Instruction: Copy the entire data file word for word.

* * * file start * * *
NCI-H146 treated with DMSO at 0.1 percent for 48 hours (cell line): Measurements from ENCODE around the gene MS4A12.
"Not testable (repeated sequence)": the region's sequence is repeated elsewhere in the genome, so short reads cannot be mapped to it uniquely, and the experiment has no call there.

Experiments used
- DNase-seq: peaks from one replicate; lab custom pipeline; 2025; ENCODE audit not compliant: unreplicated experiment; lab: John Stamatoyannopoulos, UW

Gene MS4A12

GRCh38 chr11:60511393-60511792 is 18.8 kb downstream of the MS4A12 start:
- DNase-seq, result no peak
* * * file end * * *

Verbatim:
NCI-H146 treated with DMSO at 0.1 percent for 48 hours (cell line): Measurements from ENCODE around the gene MS4A12.
"Not testable (repeated sequence)": the region's sequence is repeated elsewhere in the genome, so short reads cannot be mapped to it uniquely, and the experiment has no call there.

Experiments used
- DNase-seq: peaks from one replicate; lab custom pipeline; 2025; ENCODE audit not compliant: unreplicated experiment; lab: John Stamatoyannopoulos, UW

Gene MS4A12

GRCh38 chr11:60511393-60511792 is 18.8 kb downstream of the MS4A12 start:
- DNase-seq, result no peak